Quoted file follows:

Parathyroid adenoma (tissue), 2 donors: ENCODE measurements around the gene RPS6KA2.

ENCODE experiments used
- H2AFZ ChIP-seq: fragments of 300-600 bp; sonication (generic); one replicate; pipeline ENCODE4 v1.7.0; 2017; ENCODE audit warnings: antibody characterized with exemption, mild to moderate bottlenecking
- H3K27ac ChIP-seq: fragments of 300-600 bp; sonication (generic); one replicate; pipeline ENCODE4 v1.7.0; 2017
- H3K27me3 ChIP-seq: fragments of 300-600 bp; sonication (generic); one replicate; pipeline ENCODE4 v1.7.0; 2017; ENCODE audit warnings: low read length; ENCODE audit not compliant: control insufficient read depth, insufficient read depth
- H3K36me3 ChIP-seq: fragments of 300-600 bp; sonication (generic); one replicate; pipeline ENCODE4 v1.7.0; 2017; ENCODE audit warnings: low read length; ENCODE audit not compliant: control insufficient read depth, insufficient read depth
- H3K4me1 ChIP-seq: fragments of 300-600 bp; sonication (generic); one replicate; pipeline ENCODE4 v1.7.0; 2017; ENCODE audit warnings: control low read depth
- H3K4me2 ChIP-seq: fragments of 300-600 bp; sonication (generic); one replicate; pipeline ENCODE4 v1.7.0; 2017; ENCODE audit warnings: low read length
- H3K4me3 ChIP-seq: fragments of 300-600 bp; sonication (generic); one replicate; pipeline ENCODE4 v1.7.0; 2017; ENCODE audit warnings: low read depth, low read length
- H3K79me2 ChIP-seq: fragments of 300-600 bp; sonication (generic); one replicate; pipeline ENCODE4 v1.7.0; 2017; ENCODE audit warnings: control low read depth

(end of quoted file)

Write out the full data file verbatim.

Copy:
Parathyroid adenoma (tissue), 2 donors: ENCODE measurements around the gene RPS6KA2.

ENCODE experiments used
- H2AFZ ChIP-seq: fragments of 300-600 bp; sonication (generic); one replicate; pipeline ENCODE4 v1.7.0; 2017; ENCODE audit warnings: antibody characterized with exemption, mild to moderate bottlenecking
- H3K27ac ChIP-seq: fragments of 300-600 bp; sonication (generic); one replicate; pipeline ENCODE4 v1.7.0; 2017
- H3K27me3 ChIP-seq: fragments of 300-600 bp; sonication (generic); one replicate; pipeline ENCODE4 v1.7.0; 2017; ENCODE audit warnings: low read length; ENCODE audit not compliant: control insufficient read depth, insufficient read depth
- H3K36me3 ChIP-seq: fragments of 300-600 bp; sonication (generic); one replicate; pipeline ENCODE4 v1.7.0; 2017; ENCODE audit warnings: low read length; ENCODE audit not compliant: control insufficient read depth, insufficient read depth
- H3K4me1 ChIP-seq: fragments of 300-600 bp; sonication (generic); one replicate; pipeline ENCODE4 v1.7.0; 2017; ENCODE audit warnings: control low read depth
- H3K4me2 ChIP-seq: fragments of 300-600 bp; sonication (generic); one replicate; pipeline ENCODE4 v1.7.0; 2017; ENCODE audit warnings: low read length
- H3K4me3 ChIP-seq: fragments of 300-600 bp; sonication (generic); one replicate; pipeline ENCODE4 v1.7.0; 2017; ENCODE audit warnings: low read depth, low read length
- H3K79me2 ChIP-seq: fragments of 300-600 bp; sonication (generic); one replicate; pipeline ENCODE4 v1.7.0; 2017; ENCODE audit warnings: control low read depth